Political biopics galore

The biopic on Prime Minister Modi is not the only one to have run afoul of the poll body’s Code of Conduct that is in force till the end of the election on May 23. Baghini (The Tigress), a film by Nehal Dutta, profiling West Bengal Chief Minister Mamata Banerjee, has also been banned and the EC ordered the removal of the film’s trailer from at least three websites.

However, not all politically-inspired films or biopics of other politicians have faced the poll body’s crackdown. One profiled Bal Keshav Thackeray, founder of Shiv Sena, an extreme right-wing regional party in Maharashtra. The film, featuring Nawazuddin Siddiqui in the lead role, was released in January this year. Not all biopics have been glowing as Modi’s or Thackeray’s. In January, as the country was just getting ready for the election, The Accidental Prime Minister was released. The film was based on an eponymous and controversial book with the same name, on the former Prime Minister Manmohan Singh by his erstwhile media advisor Sanjaya Baru, which mocked the Nehru-Gandhi family and the former Prime Minister, and raked in INR 310 million (USD 4.5 million)

South India, for decades dominated by cinematic heavyweights, too contributed to the new wave of biopics. The Telugu Desam Party, the ruling party in the southern state of Andhra Pradesh, has started with a two-part biopic of party founder, actor-turned-politician NT Rama Rao.

The first part, NTR: Kathanayakudu, which hit the screens early January featuring NTR’s fourth son Balakrishna, along with actress Vidya Balan, drew a lukewarm response on the box office. Mahi V Raghav’s YS Rajashekhara Reddy biopic Yatra starring famous star Mammootty in the lead role hit the screens in February. It was based on Andhra Pradesh’s late Chief Minister, YSR, who had embarked on a 1,500 km walking tour, interacting with his followers as part of his election campaign that helped catapult the Congress to power in undivided Andhra.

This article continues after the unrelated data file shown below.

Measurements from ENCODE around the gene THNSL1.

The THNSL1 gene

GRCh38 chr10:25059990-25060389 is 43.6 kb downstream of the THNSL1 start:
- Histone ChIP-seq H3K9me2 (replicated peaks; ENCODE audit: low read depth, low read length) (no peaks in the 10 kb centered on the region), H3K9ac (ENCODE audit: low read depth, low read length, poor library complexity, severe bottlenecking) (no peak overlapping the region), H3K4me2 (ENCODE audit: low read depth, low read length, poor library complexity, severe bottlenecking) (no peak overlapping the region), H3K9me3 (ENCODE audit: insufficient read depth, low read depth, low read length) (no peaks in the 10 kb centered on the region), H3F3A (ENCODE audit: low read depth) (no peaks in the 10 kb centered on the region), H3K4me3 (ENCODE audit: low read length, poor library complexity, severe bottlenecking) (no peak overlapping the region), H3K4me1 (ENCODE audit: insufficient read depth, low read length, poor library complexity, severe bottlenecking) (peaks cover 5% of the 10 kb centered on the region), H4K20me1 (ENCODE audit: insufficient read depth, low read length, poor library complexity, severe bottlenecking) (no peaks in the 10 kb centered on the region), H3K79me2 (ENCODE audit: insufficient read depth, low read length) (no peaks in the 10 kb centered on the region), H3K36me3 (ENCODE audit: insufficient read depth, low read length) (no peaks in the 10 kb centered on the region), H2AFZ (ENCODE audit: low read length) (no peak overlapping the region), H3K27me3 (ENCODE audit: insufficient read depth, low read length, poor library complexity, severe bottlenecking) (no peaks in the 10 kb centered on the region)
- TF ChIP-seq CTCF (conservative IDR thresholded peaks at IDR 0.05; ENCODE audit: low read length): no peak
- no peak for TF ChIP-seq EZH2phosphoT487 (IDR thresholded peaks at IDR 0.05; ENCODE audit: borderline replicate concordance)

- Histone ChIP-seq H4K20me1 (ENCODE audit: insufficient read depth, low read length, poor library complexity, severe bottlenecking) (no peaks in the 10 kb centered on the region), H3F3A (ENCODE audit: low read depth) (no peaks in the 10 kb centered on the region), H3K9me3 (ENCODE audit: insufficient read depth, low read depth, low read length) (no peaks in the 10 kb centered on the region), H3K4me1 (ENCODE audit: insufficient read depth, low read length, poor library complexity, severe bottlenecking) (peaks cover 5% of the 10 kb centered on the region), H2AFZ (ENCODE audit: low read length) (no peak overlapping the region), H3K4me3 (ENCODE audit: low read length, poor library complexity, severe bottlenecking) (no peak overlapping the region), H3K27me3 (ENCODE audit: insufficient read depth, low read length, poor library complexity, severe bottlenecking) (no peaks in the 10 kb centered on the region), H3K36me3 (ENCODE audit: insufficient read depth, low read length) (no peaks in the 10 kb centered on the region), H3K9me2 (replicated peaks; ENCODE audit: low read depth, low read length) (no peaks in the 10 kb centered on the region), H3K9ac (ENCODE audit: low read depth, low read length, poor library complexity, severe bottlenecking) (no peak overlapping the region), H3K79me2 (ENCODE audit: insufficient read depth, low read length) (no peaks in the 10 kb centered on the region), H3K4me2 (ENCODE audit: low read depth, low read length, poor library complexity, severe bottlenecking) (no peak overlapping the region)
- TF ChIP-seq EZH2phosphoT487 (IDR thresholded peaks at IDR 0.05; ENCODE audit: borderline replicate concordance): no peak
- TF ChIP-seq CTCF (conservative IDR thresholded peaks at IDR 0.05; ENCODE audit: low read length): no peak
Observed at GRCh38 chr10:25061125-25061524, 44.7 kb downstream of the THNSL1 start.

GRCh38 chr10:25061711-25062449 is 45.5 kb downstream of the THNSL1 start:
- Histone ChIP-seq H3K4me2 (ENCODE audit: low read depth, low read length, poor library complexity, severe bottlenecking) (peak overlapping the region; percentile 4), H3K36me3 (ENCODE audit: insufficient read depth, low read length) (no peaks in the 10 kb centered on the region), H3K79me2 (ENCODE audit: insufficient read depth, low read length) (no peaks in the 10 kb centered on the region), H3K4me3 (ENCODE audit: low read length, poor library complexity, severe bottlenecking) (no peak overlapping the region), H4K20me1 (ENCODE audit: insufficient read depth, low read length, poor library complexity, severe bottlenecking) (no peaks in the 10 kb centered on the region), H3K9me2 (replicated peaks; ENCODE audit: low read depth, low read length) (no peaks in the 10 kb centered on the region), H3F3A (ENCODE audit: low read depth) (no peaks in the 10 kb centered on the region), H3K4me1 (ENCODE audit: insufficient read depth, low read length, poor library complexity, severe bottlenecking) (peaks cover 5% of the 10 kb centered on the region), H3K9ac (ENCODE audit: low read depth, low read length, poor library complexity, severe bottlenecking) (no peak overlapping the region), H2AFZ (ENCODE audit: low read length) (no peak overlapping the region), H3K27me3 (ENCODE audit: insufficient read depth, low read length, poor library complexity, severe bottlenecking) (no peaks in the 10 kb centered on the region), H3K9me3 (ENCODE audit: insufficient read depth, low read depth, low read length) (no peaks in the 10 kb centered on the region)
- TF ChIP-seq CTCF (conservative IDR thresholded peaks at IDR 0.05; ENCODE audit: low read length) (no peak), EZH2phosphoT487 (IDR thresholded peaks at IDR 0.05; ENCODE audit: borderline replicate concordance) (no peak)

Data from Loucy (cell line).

Good business

If biopics helped push political agendas, other films boosted patriotic flag-waving jingoism, the staple diet for the brand of politics pursued by the ruling Bharatiya Janata Party.

In his directorial debut, Aditya Dhar made Uri-The Surgical Strike that depicted the dramatised account of a covert operation by the Indian army special forces, avenging the killing of fellow army men at their base by a terrorist group.

The love-thy-army and nation storyline, shot on a budget of INR 280 million (USD 4 million), in Serbia with extensive assistance from former Yugoslav military, has raked INR 3.36 billion (USD 50 million) since its release in January.